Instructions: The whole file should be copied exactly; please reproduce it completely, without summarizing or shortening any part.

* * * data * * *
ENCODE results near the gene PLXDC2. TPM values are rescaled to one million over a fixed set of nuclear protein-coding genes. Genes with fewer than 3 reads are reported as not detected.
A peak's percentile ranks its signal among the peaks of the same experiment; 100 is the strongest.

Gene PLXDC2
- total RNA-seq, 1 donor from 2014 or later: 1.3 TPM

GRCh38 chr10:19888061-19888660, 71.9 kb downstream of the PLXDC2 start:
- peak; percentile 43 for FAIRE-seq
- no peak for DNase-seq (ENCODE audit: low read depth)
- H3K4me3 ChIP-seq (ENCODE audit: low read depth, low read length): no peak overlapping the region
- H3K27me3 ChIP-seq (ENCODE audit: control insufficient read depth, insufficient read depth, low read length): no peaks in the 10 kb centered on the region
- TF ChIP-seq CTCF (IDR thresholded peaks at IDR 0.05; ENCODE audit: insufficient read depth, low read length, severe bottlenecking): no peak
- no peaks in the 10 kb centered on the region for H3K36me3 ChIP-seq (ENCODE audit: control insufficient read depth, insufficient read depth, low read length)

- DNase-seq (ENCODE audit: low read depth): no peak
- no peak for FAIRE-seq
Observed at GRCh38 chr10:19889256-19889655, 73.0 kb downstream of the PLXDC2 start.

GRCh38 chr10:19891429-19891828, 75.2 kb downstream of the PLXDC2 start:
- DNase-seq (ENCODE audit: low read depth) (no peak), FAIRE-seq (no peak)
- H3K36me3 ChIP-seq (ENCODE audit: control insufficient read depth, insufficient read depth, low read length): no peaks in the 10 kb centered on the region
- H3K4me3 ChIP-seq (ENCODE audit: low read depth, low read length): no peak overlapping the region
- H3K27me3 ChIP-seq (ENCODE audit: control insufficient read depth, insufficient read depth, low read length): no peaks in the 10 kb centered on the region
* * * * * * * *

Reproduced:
ENCODE results near the gene PLXDC2. TPM values are rescaled to one million over a fixed set of nuclear protein-coding genes. Genes with fewer than 3 reads are reported as not detected.
A peak's percentile ranks its signal among the peaks of the same experiment; 100 is the strongest.

Gene PLXDC2
- total RNA-seq, 1 donor from 2014 or later: 1.3 TPM

GRCh38 chr10:19888061-19888660, 71.9 kb downstream of the PLXDC2 start:
- peak; percentile 43 for FAIRE-seq
- no peak for DNase-seq (ENCODE audit: low read depth)
- H3K4me3 ChIP-seq (ENCODE audit: low read depth, low read length): no peak overlapping the region
- H3K27me3 ChIP-seq (ENCODE audit: control insufficient read depth, insufficient read depth, low read length): no peaks in the 10 kb centered on the region
- TF ChIP-seq CTCF (IDR thresholded peaks at IDR 0.05; ENCODE audit: insufficient read depth, low read length, severe bottlenecking): no peak
- no peaks in the 10 kb centered on the region for H3K36me3 ChIP-seq (ENCODE audit: control insufficient read depth, insufficient read depth, low read length)

- DNase-seq (ENCODE audit: low read depth): no peak
- no peak for FAIRE-seq
Observed at GRCh38 chr10:19889256-19889655, 73.0 kb downstream of the PLXDC2 start.

GRCh38 chr10:19891429-19891828, 75.2 kb downstream of the PLXDC2 start:
- DNase-seq (ENCODE audit: low read depth) (no peak), FAIRE-seq (no peak)
- H3K36me3 ChIP-seq (ENCODE audit: control insufficient read depth, insufficient read depth, low read length): no peaks in the 10 kb centered on the region
- H3K4me3 ChIP-seq (ENCODE audit: low read depth, low read length): no peak overlapping the region
- H3K27me3 ChIP-seq (ENCODE audit: control insufficient read depth, insufficient read depth, low read length): no peaks in the 10 kb centered on the region